March 6, 2013 at 12:34 pm #16757jmaxbecherMember
This question is intended primarily for Dr. Woods, since the articles I have been reading are either by him, or by his critics, but I would be delighted to hear the perspective of anyone who can help.
I studied Catholic theology in graduate school, and wrote my master’s thesis on “Agriculture in Catholic Social Teaching.” Agriculture and CST were (are) both fields of intense interest for me, although unfortunately I was seriously under qualified to write what I did, and am now thoroughly embarrassed of the majority of my thesis. I had virtually no knowledge of economics, let alone the history of agriculture I was presenting, or the industrial revolution – I simply cherry picked various lines from CST and tried to piece together a picture of agriculture and society envisioned by authors such as Chesterton, Belloc, Thomas Stork, E.F. Schumacher, Joseph Pierce, Wendell Berry and Denis Fahey – most of whom favor in some form or another “distributism” as a social model.
Then, I discovered Dr. Woods’ article “CST and Economic Law: An Unresolved Tension.” It was a major wake up call. I started re-assessing the distributist model favored by people like Stork and Christopher Ferrara. I read the back and forth between you and Stork, and have to say that I found your articles more convincing, and that they did more actual explaining of the phenomena in question. You basically turned me into an Austrian, and here I am at Liberty Classroom.
But my old “Distributist Heritage” still has some questions. One is about the enclosure acts in England, which I am just learning about now. In a 3-part article, Christopher Ferrara seems to think that your view of the enclosure acts discredits Austrians and proves the viability of distributism.
So, here are my questions:
1. Are the enclosure acts morally defensible (particularly from a Catholic perspective. Leo XIII’s emphasis on the need for private property seems to speak against common property? Am I misunderstanding things here??)
2. Would Capitalism have really been prevented from developing without the enclosure acts? Ferrara says in the article above that “Capitalism has never been without its coercive partner, the modern nation state.” What might the history of capitalism have looked like in England without the enclosure acts?
3. Can you point to examples of capitalism developing in countries without such a “coercive partner” of the nation-state?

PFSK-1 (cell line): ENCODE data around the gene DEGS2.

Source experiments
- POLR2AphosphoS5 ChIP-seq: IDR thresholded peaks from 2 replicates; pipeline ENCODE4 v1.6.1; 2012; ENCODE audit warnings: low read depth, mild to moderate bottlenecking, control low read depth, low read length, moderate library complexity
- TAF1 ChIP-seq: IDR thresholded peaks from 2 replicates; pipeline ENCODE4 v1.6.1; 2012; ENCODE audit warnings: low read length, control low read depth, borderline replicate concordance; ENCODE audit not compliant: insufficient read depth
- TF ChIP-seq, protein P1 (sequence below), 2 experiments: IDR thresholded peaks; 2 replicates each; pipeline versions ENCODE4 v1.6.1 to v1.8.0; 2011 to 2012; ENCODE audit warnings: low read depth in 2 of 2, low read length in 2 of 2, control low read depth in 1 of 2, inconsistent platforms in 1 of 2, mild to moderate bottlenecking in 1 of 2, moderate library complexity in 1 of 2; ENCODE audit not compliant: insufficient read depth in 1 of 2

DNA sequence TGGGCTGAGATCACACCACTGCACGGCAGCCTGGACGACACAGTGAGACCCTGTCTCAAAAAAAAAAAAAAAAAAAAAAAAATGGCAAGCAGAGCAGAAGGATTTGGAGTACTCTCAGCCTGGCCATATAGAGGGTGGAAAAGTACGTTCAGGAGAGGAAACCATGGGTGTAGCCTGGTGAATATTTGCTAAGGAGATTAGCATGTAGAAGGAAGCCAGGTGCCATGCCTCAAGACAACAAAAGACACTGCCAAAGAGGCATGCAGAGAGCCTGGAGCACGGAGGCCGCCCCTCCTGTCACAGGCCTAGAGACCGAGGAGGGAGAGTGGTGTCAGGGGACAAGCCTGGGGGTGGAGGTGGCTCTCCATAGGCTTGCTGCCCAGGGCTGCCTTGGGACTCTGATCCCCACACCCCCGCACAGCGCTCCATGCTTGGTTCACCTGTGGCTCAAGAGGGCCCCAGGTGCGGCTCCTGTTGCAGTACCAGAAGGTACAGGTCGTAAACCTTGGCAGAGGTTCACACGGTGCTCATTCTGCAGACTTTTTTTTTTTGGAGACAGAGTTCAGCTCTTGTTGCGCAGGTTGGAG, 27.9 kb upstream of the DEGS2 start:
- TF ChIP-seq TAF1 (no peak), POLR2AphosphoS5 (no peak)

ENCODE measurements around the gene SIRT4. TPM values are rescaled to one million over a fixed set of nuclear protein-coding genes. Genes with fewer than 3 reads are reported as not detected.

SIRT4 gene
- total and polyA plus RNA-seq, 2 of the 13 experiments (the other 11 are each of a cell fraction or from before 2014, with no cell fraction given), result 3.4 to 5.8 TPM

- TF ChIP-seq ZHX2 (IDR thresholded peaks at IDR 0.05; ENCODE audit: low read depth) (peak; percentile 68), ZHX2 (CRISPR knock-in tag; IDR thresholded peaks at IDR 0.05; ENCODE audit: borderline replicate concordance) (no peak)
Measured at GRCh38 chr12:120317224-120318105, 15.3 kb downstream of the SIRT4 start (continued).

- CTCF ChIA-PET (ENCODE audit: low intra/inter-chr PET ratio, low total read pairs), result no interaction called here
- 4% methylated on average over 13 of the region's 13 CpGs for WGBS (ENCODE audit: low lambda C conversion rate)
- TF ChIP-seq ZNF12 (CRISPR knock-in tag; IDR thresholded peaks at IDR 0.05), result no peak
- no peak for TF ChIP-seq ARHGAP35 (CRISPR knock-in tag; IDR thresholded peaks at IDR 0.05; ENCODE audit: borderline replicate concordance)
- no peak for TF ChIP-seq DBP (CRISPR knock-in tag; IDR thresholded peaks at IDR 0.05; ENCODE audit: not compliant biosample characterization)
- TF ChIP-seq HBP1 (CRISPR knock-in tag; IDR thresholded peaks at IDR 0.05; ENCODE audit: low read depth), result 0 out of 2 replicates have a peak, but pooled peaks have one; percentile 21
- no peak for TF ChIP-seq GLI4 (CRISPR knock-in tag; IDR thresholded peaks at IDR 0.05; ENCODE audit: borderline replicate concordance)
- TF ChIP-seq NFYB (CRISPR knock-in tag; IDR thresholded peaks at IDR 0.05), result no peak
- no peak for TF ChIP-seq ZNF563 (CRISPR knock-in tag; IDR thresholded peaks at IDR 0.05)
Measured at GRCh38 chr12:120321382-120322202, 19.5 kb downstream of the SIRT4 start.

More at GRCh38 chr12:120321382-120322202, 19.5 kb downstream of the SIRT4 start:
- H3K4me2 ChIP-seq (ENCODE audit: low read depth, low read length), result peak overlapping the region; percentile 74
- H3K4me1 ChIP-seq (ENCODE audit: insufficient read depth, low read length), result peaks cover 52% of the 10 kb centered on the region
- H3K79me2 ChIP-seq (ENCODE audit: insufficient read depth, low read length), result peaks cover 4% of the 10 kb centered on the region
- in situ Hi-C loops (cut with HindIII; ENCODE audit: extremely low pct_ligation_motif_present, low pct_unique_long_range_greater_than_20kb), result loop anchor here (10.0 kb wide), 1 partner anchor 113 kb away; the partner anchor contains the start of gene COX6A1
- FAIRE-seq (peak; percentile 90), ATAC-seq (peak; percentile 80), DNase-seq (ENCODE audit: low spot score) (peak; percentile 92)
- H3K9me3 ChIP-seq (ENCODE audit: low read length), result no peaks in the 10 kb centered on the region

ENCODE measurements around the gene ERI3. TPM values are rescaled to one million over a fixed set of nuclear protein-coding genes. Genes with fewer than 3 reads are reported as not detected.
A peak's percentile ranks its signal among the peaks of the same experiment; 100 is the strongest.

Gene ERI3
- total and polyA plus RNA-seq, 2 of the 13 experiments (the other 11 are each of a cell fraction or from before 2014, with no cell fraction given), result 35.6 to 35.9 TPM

Perhaps the truth is that capitalism did have a coercive partner in many instances, and that capital accumulation and concentrated manufacturing could have happened in a gentler, “more organic” manner than it did, without dispossessing the poor of their livelihoods. Is there any credence to this idea? It seems indisputable that the poor are better off today because of industrialism, but maybe the capitalist system could have theoretically developed better?? If so, it would explain that both Austrians and Distributists are on to something, even though Distributists would be mistakenly blaming “capitalism per se,” rather than a certain implementation of capitalism. Dr. Woods, I am dying to know your thoughts on this…
4. Christopher Ferrara makes a lot of critical comments on your historical scholarship regarding the enclosure acts. Have you published a line-by-line defense of his accusations somewhere? Permit me to quote one of his accusations:
Evidently, it is all to be found in what Woods describes as “the past fifty years of scholarship” or “more recent research.” But why are the past fifty years of scholarship on the enclosures more reliable than the past two centuries of scholarship? Woods offers no demonstration. He does rely almost entirely, however, on a single book by a single scholar, G.E. Mingay, who is cited no fewer than seven times in the 884-word except from Woods’s article. It seems the “scholarship of the last fifty years” is rather skimpy. Or perhaps it is Woods’s research that is skimpy.
I would love to hear what you have to say in reply to this. I trust you as someone who researches with an honest mind, seeking the truth, and it is hard to believe that you are ignoring substantial bodies of important historical evidence, as he claims.
I hope I have not dragged on too long. Thank you for your time!
Max BecherMarch 6, 2013 at 10:00 pm #16758Jason JewellParticipant
I believe Dr. Woods has responded to Ferrara on this question elsewhere. I found this after a Google search: http://www.tomwoods.com/blog/keep-digging-that-hole/
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